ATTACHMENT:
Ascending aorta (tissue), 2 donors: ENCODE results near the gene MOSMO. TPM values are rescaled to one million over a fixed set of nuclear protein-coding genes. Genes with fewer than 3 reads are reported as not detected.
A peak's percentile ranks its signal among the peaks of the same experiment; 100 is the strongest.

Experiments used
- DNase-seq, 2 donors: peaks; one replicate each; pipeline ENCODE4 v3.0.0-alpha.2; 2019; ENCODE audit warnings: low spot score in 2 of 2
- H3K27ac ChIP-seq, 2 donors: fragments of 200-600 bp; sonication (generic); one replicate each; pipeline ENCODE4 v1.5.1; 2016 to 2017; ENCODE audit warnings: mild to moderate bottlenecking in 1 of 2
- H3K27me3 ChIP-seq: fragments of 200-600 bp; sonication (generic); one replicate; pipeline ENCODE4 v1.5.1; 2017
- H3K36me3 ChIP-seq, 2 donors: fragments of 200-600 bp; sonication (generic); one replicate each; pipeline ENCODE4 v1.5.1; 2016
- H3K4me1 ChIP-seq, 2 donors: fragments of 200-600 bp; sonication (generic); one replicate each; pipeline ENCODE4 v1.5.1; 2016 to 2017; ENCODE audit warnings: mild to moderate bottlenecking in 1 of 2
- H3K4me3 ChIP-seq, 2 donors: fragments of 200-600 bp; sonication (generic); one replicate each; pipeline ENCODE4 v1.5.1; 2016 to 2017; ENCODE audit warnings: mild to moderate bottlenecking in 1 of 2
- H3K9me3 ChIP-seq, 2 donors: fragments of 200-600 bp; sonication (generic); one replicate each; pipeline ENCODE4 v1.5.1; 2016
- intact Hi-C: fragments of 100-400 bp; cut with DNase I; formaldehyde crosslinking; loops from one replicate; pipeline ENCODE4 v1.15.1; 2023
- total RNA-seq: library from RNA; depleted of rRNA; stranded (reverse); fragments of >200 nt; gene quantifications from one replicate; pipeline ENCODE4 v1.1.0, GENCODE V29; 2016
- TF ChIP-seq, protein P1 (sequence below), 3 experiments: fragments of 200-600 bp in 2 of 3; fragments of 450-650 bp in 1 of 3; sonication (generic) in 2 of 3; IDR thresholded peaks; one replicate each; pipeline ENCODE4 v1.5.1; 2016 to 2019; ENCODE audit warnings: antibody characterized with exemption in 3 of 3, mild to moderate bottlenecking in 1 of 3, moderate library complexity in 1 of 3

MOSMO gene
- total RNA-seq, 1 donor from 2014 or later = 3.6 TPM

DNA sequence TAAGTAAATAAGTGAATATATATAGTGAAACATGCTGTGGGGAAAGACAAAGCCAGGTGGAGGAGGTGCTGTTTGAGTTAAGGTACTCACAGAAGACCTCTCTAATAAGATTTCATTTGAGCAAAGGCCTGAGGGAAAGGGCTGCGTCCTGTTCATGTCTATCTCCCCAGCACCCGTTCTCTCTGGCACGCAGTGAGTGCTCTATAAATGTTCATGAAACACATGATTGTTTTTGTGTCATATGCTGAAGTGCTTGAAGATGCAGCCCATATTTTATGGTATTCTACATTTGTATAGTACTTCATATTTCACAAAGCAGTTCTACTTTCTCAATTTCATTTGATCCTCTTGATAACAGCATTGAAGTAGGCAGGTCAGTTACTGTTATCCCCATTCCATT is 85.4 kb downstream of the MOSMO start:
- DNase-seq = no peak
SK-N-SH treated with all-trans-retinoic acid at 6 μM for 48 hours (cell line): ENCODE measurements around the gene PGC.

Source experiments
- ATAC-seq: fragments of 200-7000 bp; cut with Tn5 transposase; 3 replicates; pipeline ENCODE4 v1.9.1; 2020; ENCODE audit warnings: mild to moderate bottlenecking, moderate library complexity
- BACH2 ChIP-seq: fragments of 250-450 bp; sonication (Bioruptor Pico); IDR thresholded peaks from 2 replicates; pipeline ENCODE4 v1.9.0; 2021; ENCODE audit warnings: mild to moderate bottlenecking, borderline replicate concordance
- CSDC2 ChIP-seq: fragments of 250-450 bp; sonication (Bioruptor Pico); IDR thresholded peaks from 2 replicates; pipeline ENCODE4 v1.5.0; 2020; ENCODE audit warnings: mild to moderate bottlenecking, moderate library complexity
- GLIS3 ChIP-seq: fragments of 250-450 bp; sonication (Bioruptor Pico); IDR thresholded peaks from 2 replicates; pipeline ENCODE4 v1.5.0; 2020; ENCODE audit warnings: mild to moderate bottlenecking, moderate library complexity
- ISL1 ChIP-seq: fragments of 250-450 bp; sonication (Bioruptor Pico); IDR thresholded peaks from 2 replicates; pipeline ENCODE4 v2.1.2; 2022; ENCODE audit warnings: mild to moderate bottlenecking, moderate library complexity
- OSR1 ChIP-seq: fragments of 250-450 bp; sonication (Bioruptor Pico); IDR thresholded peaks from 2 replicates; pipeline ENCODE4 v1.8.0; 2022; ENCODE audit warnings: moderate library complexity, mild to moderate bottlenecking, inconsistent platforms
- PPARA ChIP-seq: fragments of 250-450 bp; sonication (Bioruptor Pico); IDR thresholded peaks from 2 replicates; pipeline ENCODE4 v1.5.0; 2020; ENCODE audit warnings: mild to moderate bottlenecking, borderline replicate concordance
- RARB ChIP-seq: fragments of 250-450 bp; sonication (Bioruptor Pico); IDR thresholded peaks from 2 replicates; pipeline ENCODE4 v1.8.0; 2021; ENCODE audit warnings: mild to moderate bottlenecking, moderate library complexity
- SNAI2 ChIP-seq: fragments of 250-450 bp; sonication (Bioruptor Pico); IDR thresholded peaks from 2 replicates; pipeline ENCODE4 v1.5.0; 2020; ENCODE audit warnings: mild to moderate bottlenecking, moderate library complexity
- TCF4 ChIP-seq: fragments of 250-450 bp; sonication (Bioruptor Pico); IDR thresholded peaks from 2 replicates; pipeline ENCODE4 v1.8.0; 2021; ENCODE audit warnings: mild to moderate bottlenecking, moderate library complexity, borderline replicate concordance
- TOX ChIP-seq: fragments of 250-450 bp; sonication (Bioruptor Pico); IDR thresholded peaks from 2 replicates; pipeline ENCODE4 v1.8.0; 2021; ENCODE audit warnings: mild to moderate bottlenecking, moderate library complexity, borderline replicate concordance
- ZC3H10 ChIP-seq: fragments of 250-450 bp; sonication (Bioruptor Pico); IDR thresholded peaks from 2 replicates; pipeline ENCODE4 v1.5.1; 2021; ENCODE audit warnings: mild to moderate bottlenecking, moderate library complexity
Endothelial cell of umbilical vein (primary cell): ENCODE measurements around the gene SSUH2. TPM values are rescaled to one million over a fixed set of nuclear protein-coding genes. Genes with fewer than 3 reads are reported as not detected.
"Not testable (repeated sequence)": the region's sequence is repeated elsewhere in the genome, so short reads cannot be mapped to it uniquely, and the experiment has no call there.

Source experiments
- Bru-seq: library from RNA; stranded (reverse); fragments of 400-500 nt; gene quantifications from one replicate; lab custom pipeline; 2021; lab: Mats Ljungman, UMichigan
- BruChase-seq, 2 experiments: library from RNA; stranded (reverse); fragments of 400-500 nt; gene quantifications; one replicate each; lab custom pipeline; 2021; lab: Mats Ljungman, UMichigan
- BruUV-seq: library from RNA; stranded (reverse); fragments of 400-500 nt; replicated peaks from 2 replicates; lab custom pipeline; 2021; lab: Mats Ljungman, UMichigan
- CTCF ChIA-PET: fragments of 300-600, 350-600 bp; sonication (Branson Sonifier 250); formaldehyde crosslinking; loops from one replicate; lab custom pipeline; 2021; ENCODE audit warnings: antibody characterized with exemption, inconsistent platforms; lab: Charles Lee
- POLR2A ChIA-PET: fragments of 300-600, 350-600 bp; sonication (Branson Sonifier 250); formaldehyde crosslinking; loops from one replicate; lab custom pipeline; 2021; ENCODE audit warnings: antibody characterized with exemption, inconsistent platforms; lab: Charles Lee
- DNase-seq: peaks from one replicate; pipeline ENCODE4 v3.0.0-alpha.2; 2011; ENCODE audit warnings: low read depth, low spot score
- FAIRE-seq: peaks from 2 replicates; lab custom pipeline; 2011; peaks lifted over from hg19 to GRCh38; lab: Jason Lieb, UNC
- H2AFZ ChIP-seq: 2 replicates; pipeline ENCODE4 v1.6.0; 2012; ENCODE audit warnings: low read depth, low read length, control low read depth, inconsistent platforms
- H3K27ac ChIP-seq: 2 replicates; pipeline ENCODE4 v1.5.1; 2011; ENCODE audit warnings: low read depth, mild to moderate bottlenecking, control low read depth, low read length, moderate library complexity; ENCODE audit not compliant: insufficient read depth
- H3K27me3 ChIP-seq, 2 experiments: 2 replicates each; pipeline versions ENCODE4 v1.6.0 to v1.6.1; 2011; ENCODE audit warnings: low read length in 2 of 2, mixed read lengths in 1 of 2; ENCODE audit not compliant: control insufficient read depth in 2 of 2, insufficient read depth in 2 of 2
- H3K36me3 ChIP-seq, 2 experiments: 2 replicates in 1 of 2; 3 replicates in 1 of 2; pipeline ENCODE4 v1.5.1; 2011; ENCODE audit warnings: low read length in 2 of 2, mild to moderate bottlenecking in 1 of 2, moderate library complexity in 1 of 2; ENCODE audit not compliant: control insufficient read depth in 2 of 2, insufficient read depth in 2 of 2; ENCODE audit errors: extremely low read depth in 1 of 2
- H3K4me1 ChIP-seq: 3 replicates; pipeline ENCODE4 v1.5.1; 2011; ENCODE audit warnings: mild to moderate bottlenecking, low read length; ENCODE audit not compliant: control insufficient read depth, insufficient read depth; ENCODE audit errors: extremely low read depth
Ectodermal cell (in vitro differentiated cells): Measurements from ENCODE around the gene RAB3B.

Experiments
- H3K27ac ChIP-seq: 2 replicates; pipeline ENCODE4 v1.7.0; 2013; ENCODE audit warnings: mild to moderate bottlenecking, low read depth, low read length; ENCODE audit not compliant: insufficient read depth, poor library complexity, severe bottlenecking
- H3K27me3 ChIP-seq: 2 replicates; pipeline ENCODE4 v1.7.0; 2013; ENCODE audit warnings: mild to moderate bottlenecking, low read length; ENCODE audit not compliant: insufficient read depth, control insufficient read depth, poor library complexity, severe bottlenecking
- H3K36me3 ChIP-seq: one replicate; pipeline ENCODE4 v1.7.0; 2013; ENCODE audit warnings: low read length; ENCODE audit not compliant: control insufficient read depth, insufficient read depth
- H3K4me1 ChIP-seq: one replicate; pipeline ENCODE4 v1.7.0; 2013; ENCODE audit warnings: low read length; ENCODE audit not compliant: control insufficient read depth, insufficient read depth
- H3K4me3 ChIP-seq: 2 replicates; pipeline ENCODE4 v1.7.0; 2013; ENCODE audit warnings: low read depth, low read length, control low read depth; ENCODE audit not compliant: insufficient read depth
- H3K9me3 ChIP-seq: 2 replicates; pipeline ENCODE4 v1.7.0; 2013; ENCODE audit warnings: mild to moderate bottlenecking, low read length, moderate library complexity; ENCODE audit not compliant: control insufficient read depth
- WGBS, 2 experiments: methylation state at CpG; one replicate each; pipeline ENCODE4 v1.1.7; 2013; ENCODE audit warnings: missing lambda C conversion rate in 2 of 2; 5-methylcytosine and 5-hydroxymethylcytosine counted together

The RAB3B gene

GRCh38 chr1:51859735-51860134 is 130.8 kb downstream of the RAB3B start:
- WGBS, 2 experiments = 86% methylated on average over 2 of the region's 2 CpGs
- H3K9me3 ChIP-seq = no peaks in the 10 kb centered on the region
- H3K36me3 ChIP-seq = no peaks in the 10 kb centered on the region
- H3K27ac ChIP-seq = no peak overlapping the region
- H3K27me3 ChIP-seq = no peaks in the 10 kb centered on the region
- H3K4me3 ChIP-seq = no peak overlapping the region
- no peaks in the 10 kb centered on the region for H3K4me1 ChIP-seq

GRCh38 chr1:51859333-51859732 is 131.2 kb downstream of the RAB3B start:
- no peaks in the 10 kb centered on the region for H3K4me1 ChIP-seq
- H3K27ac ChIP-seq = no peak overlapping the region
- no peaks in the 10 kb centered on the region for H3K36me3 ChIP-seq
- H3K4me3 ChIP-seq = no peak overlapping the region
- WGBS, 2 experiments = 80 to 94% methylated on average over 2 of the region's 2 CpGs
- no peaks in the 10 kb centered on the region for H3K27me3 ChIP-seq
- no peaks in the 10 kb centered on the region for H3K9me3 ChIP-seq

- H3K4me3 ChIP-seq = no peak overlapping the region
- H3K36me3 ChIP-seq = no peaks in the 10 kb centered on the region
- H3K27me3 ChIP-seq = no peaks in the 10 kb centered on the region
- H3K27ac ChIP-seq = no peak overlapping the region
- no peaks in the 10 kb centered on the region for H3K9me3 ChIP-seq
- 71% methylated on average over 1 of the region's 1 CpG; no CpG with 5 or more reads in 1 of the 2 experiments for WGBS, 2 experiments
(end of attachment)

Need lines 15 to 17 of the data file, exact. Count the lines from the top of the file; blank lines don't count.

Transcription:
- total RNA-seq, 1 donor from 2014 or later = 3.6 TPM

DNA sequence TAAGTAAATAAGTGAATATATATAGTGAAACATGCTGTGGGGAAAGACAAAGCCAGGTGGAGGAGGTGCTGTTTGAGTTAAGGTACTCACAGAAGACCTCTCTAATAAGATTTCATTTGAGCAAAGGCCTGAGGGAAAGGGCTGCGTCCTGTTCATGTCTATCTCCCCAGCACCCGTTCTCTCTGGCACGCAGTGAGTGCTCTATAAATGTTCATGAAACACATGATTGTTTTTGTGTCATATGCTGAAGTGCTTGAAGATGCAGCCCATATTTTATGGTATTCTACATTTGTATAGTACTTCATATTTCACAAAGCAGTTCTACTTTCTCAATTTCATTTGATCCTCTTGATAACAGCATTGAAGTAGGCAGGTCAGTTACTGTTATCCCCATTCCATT is 85.4 kb downstream of the MOSMO start:
- DNase-seq = no peak